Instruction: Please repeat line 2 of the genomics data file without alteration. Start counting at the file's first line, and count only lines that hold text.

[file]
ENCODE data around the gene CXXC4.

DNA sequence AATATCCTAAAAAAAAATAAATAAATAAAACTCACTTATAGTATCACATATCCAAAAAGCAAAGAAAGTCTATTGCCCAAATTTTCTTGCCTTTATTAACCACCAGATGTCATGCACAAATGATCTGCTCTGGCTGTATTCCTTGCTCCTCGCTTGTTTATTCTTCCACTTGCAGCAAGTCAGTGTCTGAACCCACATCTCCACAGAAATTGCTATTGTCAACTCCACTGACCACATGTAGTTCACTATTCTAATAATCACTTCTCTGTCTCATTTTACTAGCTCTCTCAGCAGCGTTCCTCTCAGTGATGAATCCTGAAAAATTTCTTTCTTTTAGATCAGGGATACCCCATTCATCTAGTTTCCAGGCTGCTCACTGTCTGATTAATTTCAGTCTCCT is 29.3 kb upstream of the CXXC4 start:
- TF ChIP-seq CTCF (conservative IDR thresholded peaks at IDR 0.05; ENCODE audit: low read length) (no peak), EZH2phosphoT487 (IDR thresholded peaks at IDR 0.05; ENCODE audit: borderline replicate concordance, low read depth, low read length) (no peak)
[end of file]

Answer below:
DNA sequence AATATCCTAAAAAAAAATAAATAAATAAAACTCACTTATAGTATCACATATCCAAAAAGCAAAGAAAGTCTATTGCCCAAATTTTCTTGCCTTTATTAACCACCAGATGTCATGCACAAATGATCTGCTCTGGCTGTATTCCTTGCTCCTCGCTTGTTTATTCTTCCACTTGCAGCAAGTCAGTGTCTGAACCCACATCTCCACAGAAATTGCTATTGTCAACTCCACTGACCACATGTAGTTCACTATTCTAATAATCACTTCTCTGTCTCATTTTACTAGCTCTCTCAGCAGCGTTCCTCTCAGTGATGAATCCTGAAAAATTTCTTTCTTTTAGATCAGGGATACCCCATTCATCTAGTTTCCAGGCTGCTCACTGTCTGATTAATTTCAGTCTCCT is 29.3 kb upstream of the CXXC4 start: